For those of you who enjoy altering your perception to gain new understanding of the world around you, consider this:
According to this news release from the University of California, San Diego, the Aymara, an indigenous people residing in the Andes highlands, have a reverse understanding of time:
Contrary to what had been thought a cognitive universal among humans – a spatial metaphor for chronology, based partly on our bodies’ orientation and locomotion, that places the future ahead of oneself and the past behind – the Amerindian group locates this imaginary abstraction the other way around: with the past ahead and the future behind.
Appearing in the current issue of the journal Cognitive Science, the study is coauthored, with Berkeley linguistics professor Eve Sweetser, by Rafael Nunez, associate professor of cognitive science and director of the Embodied Cognition Laboratory at the University of California, San Diego.
“Until now, all the studied cultures and languages of the world – from European and Polynesian to Chinese, Japanese, Bantu and so on – have not only characterized time with properties of space, but also have all mapped the future as if it were in front of ego and the past in back. The Aymara case is the first documented to depart from the standard model,” said Nunez…
“These findings suggest that cognition of such everyday abstractions as time is at least partly a cultural phenomenon,” Nunez said. “That we construe time on a front-back axis, treating future and past as though they were locations ahead and behind, is strongly influenced by the way we move, by our dorsoventral morphology, by our frontal binocular vision, etc. Ultimately, had we been blob-ish amoeba-like creatures, we wouldn’t have had the means to create and bring forth these concepts.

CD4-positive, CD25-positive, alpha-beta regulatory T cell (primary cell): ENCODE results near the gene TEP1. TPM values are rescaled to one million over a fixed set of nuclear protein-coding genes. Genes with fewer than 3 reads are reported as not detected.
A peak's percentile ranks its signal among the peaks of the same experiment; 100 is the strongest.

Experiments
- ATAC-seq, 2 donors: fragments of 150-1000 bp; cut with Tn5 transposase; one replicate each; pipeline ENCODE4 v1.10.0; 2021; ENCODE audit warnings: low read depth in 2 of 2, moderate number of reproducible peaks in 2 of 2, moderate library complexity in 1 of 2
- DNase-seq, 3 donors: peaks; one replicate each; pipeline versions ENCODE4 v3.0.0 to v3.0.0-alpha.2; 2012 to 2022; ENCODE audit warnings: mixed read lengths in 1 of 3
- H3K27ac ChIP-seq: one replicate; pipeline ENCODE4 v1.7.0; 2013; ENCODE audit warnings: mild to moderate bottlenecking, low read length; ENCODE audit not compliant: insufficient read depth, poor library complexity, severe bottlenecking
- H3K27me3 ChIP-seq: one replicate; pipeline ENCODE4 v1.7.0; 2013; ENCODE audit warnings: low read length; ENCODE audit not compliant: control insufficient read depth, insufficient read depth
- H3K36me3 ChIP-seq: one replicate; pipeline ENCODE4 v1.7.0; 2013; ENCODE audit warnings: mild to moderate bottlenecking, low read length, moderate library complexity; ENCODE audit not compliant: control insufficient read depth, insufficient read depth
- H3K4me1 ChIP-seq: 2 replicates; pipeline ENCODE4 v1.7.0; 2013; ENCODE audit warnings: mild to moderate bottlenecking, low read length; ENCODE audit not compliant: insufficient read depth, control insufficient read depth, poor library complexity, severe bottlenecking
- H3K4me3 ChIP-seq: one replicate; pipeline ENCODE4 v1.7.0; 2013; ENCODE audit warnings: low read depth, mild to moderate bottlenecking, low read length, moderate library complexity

“But the Aymara counter-example makes plain that there is room for cultural variation. With the same bodies – the same neuroanatomy, neurotransmitters and all – here we have a basic concept that is utterly different,” he said.
Why, however, is not entirely certain. One possibility, Nunez and Sweetser argue, is that the Aymara place a great deal of significance on whether an event or action has been seen or not seen by the speaker.
A “simple” unqualified statement like “In 1492, Columbus sailed the ocean blue” is not possible in Aymara – the sentence would necessarily also have to specify whether the speaker had personally witnessed this or was reporting hearsay.
In a culture that privileges a distinction between seen/unseen – and known/unknown – to such an extent as to weave “evidential” requirements inextricably into its language, it makes sense to metaphorically place the known past in front of you, in your field of view, and the unknown and unknowable future behind your back.
Intrigued? To read more about this study, click here.
(Via Boing Boing.)